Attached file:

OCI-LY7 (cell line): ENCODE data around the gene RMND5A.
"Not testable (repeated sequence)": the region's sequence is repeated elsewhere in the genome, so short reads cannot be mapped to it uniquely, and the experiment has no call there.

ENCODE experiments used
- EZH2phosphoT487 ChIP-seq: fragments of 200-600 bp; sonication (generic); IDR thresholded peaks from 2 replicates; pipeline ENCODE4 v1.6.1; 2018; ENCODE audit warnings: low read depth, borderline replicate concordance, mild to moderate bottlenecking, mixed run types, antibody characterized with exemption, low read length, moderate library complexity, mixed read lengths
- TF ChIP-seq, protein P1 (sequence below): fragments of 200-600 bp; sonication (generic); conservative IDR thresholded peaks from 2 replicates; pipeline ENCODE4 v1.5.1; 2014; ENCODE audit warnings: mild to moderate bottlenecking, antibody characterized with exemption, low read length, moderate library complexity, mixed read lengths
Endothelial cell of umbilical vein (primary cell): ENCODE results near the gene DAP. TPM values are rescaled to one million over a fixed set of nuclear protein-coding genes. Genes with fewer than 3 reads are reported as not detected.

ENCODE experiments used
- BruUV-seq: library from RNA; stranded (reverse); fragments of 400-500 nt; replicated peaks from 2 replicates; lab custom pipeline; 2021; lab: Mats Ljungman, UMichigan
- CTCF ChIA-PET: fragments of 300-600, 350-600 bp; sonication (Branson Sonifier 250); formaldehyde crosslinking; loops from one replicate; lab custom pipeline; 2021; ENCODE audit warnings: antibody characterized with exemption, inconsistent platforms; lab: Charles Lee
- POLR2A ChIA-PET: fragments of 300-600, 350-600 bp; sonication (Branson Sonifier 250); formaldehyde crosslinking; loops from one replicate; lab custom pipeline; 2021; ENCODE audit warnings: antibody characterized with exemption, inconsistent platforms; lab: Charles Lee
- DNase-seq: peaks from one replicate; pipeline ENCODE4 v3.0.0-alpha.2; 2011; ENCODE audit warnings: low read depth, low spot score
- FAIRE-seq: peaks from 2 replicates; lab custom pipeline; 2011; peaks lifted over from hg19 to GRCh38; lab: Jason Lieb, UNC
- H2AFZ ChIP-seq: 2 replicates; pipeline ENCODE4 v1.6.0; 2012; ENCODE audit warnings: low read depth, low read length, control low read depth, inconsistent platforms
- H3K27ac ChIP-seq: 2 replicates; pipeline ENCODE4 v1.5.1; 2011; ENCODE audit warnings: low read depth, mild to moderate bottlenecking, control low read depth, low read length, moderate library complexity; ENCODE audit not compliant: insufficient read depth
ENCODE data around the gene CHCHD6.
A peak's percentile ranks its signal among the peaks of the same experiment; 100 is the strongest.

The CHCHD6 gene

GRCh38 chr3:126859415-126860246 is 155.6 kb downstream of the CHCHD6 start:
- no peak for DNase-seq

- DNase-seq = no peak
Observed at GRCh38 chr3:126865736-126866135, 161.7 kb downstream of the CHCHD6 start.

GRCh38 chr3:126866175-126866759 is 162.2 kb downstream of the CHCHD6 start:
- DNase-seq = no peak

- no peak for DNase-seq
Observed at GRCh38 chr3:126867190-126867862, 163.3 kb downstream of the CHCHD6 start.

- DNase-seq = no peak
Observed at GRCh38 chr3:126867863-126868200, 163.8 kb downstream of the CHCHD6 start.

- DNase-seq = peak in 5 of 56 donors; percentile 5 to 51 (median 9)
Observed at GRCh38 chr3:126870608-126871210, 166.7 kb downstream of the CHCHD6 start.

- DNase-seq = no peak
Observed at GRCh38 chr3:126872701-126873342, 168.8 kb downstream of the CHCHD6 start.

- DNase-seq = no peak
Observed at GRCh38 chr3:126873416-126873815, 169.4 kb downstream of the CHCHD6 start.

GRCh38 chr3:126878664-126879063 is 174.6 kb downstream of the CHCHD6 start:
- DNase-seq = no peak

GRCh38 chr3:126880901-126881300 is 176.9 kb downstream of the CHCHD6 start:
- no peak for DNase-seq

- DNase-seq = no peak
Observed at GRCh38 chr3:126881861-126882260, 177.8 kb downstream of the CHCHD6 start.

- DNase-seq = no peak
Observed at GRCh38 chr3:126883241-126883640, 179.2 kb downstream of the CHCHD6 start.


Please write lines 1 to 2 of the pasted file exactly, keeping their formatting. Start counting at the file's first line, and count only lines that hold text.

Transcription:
OCI-LY7 (cell line): ENCODE data around the gene RMND5A.
"Not testable (repeated sequence)": the region's sequence is repeated elsewhere in the genome, so short reads cannot be mapped to it uniquely, and the experiment has no call there.